Senate approves defense bill establishing cyber czar position, subpoena power for cyber agency

Greg Nash

The Senate on Friday approved the annual National Defense Authorization Act (NDAA) with clauses that would establish a federal cyber czar, and that would give the nation’s top federal cybersecurity agency subpoena power.

The conferenced version of the 2021 NDAA was approved by the Senate by a vote of 84-13 days after the House approved the same version of the annual defense funding bill. 

The clause establishing the position of a Senate-confirmed national cyber director within the Executive Office of the President was not included in the original 2021 NDAA approved by the Senate earlier this year, but was added during negotiations with the House. 

The position would reestablish and elevate the previous White House cybersecurity coordinator position that was eliminated by former national security advisor John Bolton in 2018. 

A coalition of bipartisan lawmakers in the House and Senate worked together to ensure the clause creating the position was included in the NDAA, with the new position responsible for coordinating cybersecurity policy across the federal government. 

“This position gives the person who holds this spot, this position, more gravitas than just a staff person,” Rep. Jim Langevin (D-R.I.), who spearheaded introducing legislation creating this position, told The Hill last week. “He or she would have sufficient staff. They get their hands around the challenges they face, a whole of government approach to protect the country in cyberspace. This is a major step forward.”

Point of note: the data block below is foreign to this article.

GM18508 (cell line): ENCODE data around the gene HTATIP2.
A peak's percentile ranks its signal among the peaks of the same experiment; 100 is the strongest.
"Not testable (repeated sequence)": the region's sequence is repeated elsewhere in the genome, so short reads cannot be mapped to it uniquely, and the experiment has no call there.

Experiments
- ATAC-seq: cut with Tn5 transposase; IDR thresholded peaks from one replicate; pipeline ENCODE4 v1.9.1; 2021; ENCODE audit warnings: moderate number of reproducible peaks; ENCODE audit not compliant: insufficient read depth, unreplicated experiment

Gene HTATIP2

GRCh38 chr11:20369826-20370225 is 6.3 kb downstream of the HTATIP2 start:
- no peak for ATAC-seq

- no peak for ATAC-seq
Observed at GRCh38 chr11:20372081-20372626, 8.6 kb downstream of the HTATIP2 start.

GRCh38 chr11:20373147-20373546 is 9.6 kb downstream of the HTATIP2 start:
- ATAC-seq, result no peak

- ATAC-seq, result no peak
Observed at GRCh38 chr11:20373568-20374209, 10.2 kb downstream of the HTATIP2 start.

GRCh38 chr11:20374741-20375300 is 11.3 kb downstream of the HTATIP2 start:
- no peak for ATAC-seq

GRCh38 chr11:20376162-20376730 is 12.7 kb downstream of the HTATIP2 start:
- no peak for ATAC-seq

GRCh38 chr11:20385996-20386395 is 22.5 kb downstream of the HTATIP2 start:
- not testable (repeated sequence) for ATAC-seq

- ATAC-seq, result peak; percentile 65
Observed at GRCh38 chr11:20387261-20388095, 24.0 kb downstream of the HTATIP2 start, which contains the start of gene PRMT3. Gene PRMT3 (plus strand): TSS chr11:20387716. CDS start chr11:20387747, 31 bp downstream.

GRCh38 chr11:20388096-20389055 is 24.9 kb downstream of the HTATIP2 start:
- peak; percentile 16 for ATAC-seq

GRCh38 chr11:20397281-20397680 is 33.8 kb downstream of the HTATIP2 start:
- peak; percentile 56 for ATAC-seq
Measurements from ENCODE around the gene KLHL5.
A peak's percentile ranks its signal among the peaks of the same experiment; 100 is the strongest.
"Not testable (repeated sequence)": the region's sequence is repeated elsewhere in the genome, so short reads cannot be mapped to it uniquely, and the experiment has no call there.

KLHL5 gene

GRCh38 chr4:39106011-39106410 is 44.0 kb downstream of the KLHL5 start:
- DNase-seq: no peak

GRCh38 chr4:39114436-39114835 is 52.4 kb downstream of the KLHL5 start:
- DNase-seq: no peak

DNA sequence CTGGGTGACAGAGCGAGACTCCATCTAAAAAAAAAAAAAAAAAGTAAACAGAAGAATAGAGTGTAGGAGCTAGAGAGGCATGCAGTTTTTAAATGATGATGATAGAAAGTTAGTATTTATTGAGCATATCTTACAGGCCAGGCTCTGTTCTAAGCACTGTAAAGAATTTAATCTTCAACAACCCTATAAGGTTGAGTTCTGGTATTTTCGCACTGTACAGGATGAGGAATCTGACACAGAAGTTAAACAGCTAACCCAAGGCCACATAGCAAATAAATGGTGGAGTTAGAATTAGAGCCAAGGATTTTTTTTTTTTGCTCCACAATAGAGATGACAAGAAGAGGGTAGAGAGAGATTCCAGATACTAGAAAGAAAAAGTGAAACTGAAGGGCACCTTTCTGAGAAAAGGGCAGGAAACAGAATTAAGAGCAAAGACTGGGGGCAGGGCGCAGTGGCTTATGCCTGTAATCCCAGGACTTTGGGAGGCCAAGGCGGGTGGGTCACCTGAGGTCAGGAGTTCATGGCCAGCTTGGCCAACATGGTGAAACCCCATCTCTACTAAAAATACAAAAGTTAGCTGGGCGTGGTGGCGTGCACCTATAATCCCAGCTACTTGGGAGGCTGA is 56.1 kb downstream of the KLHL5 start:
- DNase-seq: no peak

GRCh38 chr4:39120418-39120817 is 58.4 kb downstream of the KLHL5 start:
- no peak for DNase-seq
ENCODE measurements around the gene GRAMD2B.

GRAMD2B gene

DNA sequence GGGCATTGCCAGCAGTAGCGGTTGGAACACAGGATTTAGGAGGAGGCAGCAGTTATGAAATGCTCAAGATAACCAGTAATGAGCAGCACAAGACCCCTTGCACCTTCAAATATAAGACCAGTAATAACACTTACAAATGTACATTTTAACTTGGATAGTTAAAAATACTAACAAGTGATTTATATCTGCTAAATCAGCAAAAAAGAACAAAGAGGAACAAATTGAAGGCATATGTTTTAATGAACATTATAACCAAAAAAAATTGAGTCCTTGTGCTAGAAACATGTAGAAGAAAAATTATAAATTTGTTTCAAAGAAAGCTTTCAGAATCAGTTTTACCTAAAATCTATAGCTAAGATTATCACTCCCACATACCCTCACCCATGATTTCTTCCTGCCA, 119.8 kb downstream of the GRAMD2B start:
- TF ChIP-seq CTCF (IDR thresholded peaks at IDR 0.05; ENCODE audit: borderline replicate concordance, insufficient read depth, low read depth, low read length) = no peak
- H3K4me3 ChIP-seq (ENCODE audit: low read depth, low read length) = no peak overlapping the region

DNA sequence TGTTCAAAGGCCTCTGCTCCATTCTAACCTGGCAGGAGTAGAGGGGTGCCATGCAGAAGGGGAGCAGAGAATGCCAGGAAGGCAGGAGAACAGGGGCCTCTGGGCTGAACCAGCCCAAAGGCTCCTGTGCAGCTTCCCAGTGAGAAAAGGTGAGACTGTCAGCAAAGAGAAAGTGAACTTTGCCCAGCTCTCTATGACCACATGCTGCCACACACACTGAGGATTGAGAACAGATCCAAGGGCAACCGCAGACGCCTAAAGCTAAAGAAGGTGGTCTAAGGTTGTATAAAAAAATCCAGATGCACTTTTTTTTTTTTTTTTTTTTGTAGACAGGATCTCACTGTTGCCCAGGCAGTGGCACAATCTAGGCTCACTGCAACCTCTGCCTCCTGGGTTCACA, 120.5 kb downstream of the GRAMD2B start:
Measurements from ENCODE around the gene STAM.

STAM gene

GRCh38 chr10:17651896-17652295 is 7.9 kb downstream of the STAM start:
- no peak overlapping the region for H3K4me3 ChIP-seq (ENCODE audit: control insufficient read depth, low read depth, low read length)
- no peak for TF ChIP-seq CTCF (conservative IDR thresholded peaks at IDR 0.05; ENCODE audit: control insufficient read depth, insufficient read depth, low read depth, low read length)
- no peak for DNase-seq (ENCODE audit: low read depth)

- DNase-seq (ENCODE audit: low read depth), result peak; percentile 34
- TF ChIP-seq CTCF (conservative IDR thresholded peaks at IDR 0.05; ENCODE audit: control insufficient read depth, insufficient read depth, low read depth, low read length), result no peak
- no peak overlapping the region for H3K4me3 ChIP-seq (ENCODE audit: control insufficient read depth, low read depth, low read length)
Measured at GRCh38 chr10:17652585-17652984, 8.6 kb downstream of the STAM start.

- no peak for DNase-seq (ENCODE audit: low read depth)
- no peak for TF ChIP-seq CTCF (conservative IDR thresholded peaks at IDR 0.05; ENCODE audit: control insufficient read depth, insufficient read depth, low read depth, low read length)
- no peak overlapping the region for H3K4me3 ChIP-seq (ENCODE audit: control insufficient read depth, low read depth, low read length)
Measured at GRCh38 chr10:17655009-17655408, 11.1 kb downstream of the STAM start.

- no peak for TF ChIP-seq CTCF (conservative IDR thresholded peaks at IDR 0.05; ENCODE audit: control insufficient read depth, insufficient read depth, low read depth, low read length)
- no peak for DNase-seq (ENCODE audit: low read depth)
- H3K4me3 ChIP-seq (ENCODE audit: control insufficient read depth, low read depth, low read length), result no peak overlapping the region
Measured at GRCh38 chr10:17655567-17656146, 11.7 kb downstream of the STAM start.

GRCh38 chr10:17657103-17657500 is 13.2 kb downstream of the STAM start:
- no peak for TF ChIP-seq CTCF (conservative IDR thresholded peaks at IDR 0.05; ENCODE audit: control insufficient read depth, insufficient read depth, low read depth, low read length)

However, a memo put out by the White House Office of Management and Budget (OMB) earlier this week, obtained by Reuters, listed the establishment of the position among the reasons President Trump may choose to veto the bill. 

OMB wrote that NDAA “increases bureaucracy and confuses cybersecurity policymaking by mandating the appointment of a National Cyber Director within the Executive Office of the President, ignoring the mechanisms by which the Government already performs the functions assigned to this new policy position.”

Trump has also threatened to veto the defense funding bill due to a repeal of Section 230 of the Communications Decency Act being left out, and due to the legislation requiring that military installations named after Confederate generals be renamed. 

The legislation was approved with veto-proof majorities, but it’s unclear if enough GOP lawmakers in both chambers would vote to override Trump. A two-thirds vote is required to overturn a veto.

The cyber czar clause was included as part of a raft of other cybersecurity measures, including a clause giving the Department of Homeland Security’s Cybersecurity and Infrastructure Security Agency (CISA) limited subpoena power.

The clause, based on bipartisan legislation introduced last year, would allow CISA to issue subpoenas to internet service providers, compelling them to release information on cyber vulnerabilities detected on the networks of critical infrastructure organizations.

This power, which had had support from leadership on both the House and Senate Homeland Security committees, would give CISA the ability to further secure critical systems. 

Both measures were part of 26 recommendations from the Cyberspace Solarium Commission that were included in the conferenced version of the NDAA.

The group — made up of members of Congress, the federal government and industry — was established in 2018 to provide recommendations to defend the U.S. in cyberspace, with a report rolled out earlier this year.

Tags CISA cybersecurity Donald Trump Jim Langevin John Bolton NDAA White House

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